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30 1 Bedroom Apartments for rent in Gainesville, FL

Last updated October 16 at 6:06am UTC
1123 SW 5th Ave Unit I
Gainesville
Gainesville, FL
Updated October 13 at 11:06am UTC
1 Bedroom
$900
1320 NW 3rd Ave Apt #354
University Park
Gainesville, FL
Updated October 12 at 1:12pm UTC
1 Bedroom
$1,200
1923 NW 23rd Blvd. # 206
Gainesville
Gainesville, FL
Updated September 26 at 9:42am UTC
1 Bedroom
$735
1700 SW 16TH Court A-23
Gainesville
Gainesville, FL
Updated September 11 at 10:50pm UTC
1 Bedroom
Ask
613 SW 75th Street 111
Gainesville
Gainesville, FL
Updated September 6 at 9:38am UTC
1 Bedroom
$650

October 2018 Gainesville Rent Report

Welcome to the October 2018 Gainesville Rent Report. Gainesville rents remained steady over the past month. In this report, we'll evaluate trends in the Gainesville rental market, including comparisons to cities throughout the state and nation.

View full Gainesville Rent Report
Rent Report
Gainesville

October 2018 Gainesville Rent Report

Welcome to the October 2018 Gainesville Rent Report. Gainesville rents remained steady over the past month. In this report, we'll evaluate trends in the Gainesville rental market, including comparisons to cities throughout the state and nation.

Gainesville rent trends were flat over the past month

Gainesville rents have remained flat over the past month, however, they have increased slightly by 1.6% year-over-year. Currently, median rents in Gainesville stand at $780 for a one-bedroom apartment and $950 for a two-bedroom. Gainesville's year-over-year rent growth leads the state average of 1.4%, as well as the national average of 0.9%.

Rents rising across cities in Florida

Throughout the past year, rent increases have been occurring not just in the city of Gainesville, but across the entire state. Of the largest 10 cities that we have data for in Florida, 9 of them have seen prices rise. The state as a whole logged rent growth of 1.4% over the past year. Here's a look at how rents compare across some of the largest cities in the state.

  • Looking throughout the state, Pembroke Pines is the most expensive of all Florida's major cities, with a median two-bedroom rent of $2,400; of the 10 largest cities in the state that we have data for, Fort Lauderdale, where a two-bedroom goes for $1,440, is the only major city to see rents fall year-over-year (-0.5%).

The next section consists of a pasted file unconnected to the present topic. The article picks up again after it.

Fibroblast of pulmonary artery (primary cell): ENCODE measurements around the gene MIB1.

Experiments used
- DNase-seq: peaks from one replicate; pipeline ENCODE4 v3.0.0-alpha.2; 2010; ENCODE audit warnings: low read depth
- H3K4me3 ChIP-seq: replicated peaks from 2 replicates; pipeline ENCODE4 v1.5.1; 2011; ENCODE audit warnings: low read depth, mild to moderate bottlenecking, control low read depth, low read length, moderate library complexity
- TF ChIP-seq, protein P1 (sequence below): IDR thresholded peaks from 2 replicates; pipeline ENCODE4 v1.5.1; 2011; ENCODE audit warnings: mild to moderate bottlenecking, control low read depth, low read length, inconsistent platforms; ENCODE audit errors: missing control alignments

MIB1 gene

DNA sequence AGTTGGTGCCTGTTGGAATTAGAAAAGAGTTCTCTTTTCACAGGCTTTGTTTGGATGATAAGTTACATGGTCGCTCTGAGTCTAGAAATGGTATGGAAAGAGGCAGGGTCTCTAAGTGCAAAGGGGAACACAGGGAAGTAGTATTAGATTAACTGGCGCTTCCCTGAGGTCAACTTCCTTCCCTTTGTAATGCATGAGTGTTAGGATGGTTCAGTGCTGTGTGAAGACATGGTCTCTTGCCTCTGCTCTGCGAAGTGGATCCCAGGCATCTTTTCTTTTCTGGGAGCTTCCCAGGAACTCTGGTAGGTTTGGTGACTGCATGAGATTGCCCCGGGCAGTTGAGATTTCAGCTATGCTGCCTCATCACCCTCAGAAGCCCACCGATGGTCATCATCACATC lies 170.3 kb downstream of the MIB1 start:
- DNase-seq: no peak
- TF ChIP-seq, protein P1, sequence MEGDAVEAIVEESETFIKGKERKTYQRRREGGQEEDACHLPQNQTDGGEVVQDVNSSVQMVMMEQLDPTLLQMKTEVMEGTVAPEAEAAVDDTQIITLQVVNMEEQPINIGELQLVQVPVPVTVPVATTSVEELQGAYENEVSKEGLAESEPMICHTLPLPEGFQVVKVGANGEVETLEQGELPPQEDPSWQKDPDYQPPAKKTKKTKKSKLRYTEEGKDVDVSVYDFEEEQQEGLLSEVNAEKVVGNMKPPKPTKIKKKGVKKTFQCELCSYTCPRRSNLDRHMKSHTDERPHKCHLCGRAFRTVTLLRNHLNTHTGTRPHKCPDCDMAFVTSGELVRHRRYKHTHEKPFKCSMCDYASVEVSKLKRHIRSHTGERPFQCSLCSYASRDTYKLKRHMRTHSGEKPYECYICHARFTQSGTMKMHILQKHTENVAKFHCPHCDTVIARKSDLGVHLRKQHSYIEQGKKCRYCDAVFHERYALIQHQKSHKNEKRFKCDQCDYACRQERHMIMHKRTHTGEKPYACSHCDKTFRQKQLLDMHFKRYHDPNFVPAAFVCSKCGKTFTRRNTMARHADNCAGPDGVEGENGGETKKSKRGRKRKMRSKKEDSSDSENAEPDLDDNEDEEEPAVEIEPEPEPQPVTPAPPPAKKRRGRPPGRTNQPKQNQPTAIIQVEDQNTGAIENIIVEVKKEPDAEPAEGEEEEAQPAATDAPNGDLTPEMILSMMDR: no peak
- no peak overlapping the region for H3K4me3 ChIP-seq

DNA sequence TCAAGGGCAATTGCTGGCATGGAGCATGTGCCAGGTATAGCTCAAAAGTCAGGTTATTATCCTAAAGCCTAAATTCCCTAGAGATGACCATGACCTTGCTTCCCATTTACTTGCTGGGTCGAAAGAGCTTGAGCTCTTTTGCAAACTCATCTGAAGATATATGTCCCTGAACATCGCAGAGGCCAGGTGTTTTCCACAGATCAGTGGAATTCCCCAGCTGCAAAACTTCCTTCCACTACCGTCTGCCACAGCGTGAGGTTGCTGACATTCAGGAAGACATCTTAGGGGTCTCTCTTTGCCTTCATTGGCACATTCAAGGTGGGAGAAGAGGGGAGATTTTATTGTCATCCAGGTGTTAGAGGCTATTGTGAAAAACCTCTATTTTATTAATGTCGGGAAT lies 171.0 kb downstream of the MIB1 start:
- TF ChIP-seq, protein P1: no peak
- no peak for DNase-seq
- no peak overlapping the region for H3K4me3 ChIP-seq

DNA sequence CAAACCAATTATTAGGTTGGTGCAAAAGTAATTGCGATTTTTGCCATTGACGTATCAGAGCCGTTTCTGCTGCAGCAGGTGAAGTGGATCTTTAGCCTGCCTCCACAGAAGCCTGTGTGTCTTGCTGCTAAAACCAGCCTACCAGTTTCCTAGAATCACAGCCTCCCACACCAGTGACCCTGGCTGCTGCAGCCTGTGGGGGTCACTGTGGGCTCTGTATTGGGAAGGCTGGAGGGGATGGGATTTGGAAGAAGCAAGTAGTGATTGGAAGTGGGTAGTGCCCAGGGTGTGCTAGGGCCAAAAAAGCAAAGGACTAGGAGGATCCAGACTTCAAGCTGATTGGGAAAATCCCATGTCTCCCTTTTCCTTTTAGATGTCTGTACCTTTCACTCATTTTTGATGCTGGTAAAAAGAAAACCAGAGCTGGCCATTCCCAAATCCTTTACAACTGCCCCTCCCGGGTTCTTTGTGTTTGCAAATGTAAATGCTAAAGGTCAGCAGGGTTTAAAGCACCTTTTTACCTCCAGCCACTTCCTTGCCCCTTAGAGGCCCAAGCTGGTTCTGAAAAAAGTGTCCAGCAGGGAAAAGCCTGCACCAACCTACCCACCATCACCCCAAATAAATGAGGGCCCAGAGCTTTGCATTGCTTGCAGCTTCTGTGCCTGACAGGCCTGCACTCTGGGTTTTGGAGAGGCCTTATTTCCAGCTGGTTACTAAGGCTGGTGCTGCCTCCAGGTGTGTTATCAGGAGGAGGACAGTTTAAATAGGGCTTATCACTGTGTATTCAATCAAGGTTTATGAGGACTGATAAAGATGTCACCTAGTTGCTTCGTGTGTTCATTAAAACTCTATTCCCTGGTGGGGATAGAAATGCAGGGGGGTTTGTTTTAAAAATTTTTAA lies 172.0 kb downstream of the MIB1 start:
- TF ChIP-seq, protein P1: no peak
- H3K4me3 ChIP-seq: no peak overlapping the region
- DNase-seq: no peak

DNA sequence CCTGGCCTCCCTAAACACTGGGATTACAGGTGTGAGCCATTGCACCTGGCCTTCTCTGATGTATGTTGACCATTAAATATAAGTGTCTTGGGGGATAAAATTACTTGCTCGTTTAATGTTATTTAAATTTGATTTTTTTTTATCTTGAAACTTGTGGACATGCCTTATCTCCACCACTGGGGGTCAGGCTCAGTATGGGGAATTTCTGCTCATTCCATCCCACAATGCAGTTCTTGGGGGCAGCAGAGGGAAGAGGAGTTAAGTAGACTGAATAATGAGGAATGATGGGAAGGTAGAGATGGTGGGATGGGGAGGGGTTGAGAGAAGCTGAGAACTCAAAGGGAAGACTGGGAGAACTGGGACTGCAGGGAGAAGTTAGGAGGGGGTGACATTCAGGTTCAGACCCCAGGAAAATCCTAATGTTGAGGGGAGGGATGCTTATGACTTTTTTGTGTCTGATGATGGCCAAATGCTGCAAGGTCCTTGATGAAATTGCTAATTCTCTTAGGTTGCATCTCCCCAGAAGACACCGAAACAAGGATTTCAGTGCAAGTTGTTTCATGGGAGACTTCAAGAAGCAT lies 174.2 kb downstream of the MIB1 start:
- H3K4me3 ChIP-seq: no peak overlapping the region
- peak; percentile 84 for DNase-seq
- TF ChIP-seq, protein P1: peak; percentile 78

• Orlando, Tampa, and Hialeah have all experienced year-over-year growth above the state average (4.6%, 3.0%, and 2.2%, respectively).

Gainesville rents more affordable than many large cities nationwide

As rents have increased slightly in Gainesville, a few large cities nationwide have seen rents grow more quickly. Gainesville is still more affordable than most large cities across the country.

  • Gainesville's median two-bedroom rent of $950 is below the national average of $1,180. Nationwide, rents have grown by 0.9% over the past year compared to the 1.6% increase in Gainesville.
  • While Gainesville's rents rose slightly over the past year, the city of Seattle saw a decrease of 1.6%.
  • Renters will find more reasonable prices in Gainesville than most large cities. For example, San Francisco has a median 2BR rent of $3,110, which is more than three times the price in Gainesville.

For more information check out our national report. You can also access our full data for cities and counties across the U.S. at this link.

Methodology - Recent Updates:

Data from private listing sites, including our own, tends to skew toward luxury apartments, which introduces sample bias when estimates are calculated directly from these listings. To address these limitations, we’ve recently made major updates to our methodology, which we believe have greatly improved the accuracy and reliability of our estimates.

Read more about our new methodology below, or see a more detailed post here.

Methodology:

Apartment List is committed to making our rent estimates the best and most accurate available. To do this, we start with reliable median rent statistics from the Census Bureau, then extrapolate them forward to the current month using a growth rate calculated from our listing data. In doing so, we use a same-unit analysis similar to Case-Shiller’s approach, comparing only units that are available across both time periods to provide an accurate picture of rent growth in cities across the country.

Our approach corrects for the sample bias inherent in other private sources, producing results that are much closer to statistics published by the Census Bureau and HUD. Our methodology also allows us to construct a picture of rent growth over an extended period of time, with estimates that are updated each month.

Read more about our methodology here.

About Rent Reports:

Apartment List publishes monthly reports on rental trends for hundreds of cities across the U.S. We intend these reports to be a source of reliable information that help renters and policymakers make sound decisions, and we invest significant time and effort in gathering and analyzing rent data. Our work is covered regularly by journalists across the country.

We are continuously working to improve our methodology and data, with the goal of providing renters with the information that they need to make the best decisions.